Sizing up the Bucks’ chances in the playoffs (yes, the Bucks are in the playoffs)
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Believe it or not, the Milwaukee Bucks are in the playoffs. Following a season that found coach Scott Skiles parting ways with the organization, Brandon Jennings repeatedly stressing his desire to play elsewhere, an unforgettable Vanilla Ice halftime performance, and future star Tobias Harris being packaged with Doron Lamb and Beno Udrih to get J.J. Redick from the Orlando Magic, Milwaukee still managed to back into the post-season. Back in its all-too-familiar eighth seed, the deer wander into the oncoming headlights of the playoffs for the first time since the 2009-10 season, and as the only of the 16 combined NBA playoff teams to post a losing regular season record.
Much of that uniquely sad distinction is thanks to belonging to the top-heavy Eastern Conference that features such atrocious teams as the Orlando Magic, Charlotte Bobcats, Philadelphia 76ers, and Washington Wizards (all of whom have beaten the Bucks within the past five weeks). Additionally, some timely wins against quality opponents and not intentionally tanking to improve its odds in the draft lottery have coalesced into the perfect playoff storm that’s helped deliver the franchise to its ultimate goal: getting its budget narrowly into the black.
In qualifying for the playoffs, Milwaukee earns the right to play Lebron James, Dwyane Wade, Chris Bosh, Ray Allen, and (somehow) Juwan Howard of the defending champion Miami Heat in the team’s first and—let’s be honest, probably only—round matchup. However, it is technically a new season in which nothing that happened to this point really matters any more. That can only work to Milwaukee’s favor. Can the Bucks pull off the biggest upset in NBA playoff history en route to winning its first playoff series since the 2000-01 campaign? Or will they just remain your ticket to Ugh-mazing for four or five more games? The A.V. Club puts on its not-at-all ironic Vin Baker jersey and takes a closer look at the first-round proceedings.
The Larry Sanders no-show?
Much of the reason the Bucks even find themselves in the playoffs rests in the long arms of Larry Sanders. Once demoted to the NBA Developmental League and being fit by some for a bust placard, the former 15th overall pick has come into his own in his third season. With more than 200 blocked shots to his credit (second in the NBA) and adding some much-needed offensive prowess to his arsenal, Sanders is on the short list for the NBA’s Defensive Player Of The Year and Most Improved honors.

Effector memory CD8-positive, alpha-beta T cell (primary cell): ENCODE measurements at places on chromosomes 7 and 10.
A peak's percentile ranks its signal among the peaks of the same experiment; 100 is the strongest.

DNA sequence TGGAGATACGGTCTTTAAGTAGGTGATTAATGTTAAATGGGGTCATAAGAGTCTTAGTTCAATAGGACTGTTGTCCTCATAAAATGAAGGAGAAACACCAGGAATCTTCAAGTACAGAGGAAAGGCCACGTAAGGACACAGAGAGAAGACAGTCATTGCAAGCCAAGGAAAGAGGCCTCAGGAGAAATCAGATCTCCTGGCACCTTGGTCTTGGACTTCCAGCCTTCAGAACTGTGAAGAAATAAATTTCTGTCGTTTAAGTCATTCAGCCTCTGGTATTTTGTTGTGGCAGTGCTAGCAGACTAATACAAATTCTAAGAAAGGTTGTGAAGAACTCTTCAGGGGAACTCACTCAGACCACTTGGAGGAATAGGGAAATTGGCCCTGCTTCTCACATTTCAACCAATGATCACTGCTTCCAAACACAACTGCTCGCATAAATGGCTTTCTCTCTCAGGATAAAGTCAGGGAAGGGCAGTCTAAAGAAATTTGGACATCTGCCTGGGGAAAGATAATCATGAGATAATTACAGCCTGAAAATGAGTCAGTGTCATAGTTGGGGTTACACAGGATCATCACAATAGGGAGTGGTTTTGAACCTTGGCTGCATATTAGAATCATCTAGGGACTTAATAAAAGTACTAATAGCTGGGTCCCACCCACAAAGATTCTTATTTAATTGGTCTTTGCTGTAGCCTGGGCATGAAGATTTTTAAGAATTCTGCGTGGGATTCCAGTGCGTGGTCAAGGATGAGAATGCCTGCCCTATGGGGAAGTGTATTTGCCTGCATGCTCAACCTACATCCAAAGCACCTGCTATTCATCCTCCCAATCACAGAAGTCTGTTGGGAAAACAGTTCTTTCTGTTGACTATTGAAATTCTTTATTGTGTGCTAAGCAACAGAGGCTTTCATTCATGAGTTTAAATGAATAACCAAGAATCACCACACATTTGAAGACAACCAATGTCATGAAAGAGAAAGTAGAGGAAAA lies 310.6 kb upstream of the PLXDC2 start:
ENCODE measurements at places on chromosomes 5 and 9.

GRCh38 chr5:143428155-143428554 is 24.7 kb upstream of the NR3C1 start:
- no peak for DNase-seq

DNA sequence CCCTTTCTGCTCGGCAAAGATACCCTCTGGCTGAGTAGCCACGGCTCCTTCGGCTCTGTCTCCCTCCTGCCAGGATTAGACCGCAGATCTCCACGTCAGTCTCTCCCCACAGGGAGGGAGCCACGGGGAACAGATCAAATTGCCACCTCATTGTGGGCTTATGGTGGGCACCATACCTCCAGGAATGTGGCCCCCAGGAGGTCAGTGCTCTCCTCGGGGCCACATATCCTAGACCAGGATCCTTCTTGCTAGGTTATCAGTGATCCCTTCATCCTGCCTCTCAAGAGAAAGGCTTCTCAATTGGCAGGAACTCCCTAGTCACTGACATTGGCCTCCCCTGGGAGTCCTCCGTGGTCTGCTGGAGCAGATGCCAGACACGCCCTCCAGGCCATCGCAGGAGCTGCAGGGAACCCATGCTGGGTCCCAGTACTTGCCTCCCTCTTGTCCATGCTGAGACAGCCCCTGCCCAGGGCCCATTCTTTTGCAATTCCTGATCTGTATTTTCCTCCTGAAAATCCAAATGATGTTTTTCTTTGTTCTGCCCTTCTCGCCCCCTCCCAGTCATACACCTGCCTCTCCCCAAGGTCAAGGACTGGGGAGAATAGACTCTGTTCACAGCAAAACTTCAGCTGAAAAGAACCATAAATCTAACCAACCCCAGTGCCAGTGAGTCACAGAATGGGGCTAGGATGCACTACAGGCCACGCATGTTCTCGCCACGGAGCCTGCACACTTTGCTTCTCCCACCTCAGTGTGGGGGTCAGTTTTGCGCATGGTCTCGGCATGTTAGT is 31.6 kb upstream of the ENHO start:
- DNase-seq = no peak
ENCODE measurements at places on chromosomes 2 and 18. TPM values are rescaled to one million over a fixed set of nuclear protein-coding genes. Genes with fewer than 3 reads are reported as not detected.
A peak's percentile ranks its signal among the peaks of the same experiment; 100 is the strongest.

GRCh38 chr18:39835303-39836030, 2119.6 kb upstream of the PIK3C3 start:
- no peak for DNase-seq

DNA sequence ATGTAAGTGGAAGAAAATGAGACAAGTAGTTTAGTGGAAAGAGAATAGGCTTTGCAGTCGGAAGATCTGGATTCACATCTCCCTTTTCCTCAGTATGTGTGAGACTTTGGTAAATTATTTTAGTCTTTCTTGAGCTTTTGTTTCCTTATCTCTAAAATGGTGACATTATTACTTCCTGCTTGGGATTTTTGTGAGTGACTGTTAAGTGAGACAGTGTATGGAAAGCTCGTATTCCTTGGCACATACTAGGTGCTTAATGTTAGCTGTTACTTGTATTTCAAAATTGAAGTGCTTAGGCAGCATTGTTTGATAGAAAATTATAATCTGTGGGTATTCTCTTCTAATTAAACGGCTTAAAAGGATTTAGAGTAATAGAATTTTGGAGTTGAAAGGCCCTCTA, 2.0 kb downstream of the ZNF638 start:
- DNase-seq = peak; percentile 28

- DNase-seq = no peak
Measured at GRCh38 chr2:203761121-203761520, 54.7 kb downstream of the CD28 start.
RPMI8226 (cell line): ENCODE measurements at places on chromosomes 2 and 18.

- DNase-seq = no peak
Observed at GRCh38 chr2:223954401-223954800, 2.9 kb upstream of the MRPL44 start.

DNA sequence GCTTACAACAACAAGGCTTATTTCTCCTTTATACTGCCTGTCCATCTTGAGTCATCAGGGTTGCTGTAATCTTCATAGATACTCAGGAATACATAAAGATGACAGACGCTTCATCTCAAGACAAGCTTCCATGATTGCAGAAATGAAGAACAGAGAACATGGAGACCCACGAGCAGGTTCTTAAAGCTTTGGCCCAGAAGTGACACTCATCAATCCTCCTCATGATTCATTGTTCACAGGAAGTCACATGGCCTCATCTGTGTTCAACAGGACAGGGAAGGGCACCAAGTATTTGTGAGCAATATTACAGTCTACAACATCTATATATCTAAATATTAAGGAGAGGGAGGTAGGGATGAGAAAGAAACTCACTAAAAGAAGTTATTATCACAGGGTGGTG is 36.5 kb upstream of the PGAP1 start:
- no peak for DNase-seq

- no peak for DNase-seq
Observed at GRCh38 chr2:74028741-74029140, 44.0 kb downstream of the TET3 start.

However, Sanders hasn’t played since injuring himself in Orlando April 10. Though day-to-day, the imposing defender’s nagging lower back injury and the rustiness incurred through 20 days of inactivity could prove problematic for Milwaukee’s hopes of stopping the three-headed offensive juggernaut that is the Miami Heat. To advance, Sanders must hoist the Bucks on his back. The question is, can he support them?
History hopefully not repeating
If regular season meetings are any indication of how this series will go, Milwaukee is in for a world of hurt. In four Bucks/Heat contests, Milwaukee is 1-3 and has been outscored by Miami 399 to 387. The only reason the point totals don’t seem disparaging is Milwaukee’s only win was a 104-85 blowout at the BMO Harris Bradley Center on December 29.
Oddly enough, in the one Bucks win against Miami, James and Wade combined for 50 of the Heat's 85 points. Conversely, the Bucks had five players with double-digit point totals. Basically, Milwaukee must get offensive production from everyone, and either do the unimaginable by limiting scoring from Miami’s big two, or let them score at will and hope every other Miami player simultaneously shits the bed. Sounds easy enough, right?
Leave it on the court
The opening round-one vs. eighth-seed matchup is always skewed, but the Heat and Bucks series is historically stark in the caliber and notoriety of the teams involved. The former features three of the best players in the league today (and potentially the best player ever) that have captured 65 wins—including 27 in a row—between All-Star appearances and raking in millions by pitching every product imaginable. The latter has 38 wins and an interim coach, arguably some of the best players in Milwaukee (hey, Marquette made it pretty far in the tournament this year!), lost to the Bobcats twice, and carries enough star power to warrant a cameo in Movie 43.
Really, the Bucks have nothing to lose by taking every measure to win this series. Most fans, basketball analysts, and (likely even) Heat players are already looking past Milwaukee and toward the next round. The way we see it, there are only two possible outcomes: Either the Bucks make history, restore the team’s ailing reputation in a city that’s generally indifferent to its existence, and we all get a free taco for some reason—or Milwaukee does the expected and gets ousted immediately.